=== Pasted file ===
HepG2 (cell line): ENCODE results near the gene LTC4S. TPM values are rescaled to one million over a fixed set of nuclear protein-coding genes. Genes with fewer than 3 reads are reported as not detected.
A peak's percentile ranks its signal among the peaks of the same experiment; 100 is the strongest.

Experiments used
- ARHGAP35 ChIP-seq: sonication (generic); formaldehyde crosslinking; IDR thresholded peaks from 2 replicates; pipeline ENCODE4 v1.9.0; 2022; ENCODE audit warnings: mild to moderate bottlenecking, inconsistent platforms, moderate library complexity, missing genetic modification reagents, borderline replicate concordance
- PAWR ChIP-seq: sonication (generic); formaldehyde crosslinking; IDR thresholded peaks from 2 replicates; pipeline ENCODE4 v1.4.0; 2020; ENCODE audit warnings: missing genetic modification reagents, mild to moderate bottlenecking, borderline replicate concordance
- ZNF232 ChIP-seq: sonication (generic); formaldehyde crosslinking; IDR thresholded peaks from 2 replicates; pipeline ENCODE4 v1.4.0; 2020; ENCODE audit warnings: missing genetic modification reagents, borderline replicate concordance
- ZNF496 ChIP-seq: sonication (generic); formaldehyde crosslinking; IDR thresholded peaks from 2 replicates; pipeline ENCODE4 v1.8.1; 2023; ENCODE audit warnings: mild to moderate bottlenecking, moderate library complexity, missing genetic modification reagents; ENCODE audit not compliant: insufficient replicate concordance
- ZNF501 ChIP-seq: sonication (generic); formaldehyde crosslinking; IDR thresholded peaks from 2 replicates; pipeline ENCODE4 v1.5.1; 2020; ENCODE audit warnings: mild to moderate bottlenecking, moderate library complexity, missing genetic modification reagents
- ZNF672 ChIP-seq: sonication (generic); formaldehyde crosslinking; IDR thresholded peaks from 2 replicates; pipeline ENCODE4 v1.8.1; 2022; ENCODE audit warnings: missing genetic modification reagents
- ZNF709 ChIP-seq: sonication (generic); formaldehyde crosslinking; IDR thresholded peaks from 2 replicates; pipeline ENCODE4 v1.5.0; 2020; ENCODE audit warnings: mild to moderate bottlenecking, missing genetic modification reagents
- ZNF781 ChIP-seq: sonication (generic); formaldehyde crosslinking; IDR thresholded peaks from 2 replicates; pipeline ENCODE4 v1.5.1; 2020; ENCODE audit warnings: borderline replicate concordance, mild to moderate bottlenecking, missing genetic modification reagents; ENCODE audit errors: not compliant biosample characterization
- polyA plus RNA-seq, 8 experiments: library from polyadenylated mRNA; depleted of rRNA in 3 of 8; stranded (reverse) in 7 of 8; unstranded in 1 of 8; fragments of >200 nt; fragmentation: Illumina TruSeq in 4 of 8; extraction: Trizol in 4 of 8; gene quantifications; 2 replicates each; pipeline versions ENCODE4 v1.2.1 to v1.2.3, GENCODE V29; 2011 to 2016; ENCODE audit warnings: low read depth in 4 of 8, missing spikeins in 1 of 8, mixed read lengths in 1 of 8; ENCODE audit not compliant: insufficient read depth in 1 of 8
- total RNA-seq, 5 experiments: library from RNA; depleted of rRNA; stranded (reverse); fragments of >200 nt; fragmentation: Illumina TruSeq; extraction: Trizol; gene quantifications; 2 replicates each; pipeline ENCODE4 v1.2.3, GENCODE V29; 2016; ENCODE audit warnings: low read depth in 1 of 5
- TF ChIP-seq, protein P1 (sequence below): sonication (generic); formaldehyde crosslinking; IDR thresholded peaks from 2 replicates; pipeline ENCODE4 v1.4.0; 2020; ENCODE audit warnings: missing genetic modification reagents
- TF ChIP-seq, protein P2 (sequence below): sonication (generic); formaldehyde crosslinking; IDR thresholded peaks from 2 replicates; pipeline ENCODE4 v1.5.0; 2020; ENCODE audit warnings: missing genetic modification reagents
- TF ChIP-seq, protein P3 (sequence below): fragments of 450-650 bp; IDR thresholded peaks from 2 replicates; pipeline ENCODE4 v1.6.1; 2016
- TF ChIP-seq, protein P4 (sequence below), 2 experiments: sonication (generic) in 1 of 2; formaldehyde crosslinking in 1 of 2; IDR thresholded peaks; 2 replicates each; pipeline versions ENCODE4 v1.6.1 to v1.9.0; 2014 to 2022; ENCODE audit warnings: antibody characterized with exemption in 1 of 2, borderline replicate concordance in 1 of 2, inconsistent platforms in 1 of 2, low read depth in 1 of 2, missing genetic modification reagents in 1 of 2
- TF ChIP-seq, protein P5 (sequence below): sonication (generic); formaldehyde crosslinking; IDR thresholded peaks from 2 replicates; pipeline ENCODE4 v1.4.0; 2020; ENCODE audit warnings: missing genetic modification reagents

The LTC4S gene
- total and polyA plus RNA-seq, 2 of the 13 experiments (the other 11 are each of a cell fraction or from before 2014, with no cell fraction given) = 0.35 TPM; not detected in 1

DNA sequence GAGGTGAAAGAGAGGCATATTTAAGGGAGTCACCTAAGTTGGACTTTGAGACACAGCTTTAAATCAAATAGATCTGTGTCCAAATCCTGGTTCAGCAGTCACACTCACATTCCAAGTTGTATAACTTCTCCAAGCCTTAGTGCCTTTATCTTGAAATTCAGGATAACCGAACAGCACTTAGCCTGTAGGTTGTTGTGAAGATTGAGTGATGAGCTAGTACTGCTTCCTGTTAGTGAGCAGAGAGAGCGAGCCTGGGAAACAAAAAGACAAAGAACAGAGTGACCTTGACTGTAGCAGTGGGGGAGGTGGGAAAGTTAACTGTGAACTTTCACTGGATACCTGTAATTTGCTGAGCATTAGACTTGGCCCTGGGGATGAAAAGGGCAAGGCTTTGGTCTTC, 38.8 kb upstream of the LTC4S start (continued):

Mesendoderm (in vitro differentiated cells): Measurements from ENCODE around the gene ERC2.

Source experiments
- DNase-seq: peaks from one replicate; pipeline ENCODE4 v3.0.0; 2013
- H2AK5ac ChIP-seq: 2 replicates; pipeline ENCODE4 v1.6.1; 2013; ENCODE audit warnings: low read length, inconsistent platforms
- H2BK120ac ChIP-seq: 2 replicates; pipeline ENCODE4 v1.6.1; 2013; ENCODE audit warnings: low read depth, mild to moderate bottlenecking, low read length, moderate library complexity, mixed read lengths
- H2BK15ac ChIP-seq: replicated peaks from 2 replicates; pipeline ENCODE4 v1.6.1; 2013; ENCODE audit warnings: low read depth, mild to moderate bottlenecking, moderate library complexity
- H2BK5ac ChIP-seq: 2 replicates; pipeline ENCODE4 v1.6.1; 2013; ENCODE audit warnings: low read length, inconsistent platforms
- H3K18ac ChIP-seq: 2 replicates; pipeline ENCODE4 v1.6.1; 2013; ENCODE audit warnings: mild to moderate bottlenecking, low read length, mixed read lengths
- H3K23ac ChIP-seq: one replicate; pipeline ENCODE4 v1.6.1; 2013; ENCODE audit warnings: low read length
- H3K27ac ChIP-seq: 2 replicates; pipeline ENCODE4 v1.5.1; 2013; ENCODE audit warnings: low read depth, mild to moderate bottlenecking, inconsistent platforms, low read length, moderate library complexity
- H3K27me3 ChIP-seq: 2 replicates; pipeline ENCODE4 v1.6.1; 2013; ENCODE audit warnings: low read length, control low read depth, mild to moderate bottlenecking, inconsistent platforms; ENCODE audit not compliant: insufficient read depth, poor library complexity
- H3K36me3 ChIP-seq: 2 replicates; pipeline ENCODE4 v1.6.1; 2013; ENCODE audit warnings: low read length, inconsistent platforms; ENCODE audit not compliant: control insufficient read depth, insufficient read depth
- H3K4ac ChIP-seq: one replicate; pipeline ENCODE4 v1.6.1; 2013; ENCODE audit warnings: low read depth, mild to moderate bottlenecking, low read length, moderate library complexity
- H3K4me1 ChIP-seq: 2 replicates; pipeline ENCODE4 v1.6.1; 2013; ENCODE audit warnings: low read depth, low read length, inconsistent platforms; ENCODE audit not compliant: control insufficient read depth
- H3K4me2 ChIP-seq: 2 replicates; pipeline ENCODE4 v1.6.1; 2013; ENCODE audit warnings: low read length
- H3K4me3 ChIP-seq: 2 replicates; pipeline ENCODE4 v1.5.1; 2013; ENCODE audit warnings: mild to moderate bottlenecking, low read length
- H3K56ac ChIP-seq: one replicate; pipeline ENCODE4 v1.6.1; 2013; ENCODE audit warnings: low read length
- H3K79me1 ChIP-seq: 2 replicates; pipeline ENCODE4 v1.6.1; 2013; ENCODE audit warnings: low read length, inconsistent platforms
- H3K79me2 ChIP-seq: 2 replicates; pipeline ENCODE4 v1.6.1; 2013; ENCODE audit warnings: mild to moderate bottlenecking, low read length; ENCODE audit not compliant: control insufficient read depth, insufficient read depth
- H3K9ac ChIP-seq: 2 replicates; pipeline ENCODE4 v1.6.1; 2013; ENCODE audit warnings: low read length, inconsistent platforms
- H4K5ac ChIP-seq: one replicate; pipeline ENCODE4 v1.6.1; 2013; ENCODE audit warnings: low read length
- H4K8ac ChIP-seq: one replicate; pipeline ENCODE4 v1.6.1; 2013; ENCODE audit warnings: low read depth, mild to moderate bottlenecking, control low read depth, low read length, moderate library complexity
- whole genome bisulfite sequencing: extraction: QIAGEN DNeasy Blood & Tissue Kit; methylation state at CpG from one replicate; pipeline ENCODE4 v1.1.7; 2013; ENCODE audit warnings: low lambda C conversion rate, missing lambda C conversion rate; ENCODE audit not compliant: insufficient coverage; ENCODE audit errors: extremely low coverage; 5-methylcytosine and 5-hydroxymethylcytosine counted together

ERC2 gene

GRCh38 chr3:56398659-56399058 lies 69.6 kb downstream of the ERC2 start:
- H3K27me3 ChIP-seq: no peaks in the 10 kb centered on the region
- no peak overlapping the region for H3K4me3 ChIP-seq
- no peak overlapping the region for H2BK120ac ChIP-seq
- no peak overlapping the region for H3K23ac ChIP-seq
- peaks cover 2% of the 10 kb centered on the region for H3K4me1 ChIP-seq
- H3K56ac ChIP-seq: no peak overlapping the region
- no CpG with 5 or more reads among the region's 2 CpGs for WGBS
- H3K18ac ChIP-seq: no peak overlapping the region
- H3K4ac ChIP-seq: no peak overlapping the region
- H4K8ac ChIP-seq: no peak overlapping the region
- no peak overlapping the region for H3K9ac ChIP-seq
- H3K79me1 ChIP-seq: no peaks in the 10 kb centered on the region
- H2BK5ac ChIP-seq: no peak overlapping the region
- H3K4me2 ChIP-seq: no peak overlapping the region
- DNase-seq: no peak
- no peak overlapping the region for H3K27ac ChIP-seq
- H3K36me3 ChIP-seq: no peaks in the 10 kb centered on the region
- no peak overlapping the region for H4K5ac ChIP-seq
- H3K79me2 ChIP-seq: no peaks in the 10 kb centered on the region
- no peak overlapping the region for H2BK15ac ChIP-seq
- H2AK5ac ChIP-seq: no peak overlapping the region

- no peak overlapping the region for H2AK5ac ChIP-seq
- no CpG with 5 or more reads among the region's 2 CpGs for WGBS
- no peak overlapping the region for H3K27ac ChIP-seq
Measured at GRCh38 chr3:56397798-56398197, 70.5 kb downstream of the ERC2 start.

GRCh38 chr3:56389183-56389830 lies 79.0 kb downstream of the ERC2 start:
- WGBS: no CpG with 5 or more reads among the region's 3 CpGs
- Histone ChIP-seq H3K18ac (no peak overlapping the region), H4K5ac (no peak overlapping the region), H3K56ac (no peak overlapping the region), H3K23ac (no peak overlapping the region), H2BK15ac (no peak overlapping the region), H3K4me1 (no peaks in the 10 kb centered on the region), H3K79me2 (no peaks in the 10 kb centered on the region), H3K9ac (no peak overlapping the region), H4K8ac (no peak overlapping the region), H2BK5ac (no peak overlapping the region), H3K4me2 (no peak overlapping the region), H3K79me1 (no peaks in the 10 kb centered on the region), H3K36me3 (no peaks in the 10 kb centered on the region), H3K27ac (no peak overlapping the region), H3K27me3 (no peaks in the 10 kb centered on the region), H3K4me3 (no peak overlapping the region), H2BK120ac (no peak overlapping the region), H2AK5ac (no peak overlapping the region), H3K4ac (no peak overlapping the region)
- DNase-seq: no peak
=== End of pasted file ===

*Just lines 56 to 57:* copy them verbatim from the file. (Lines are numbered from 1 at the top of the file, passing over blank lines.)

- H4K8ac ChIP-seq: no peak overlapping the region
- no peak overlapping the region for H3K9ac ChIP-seq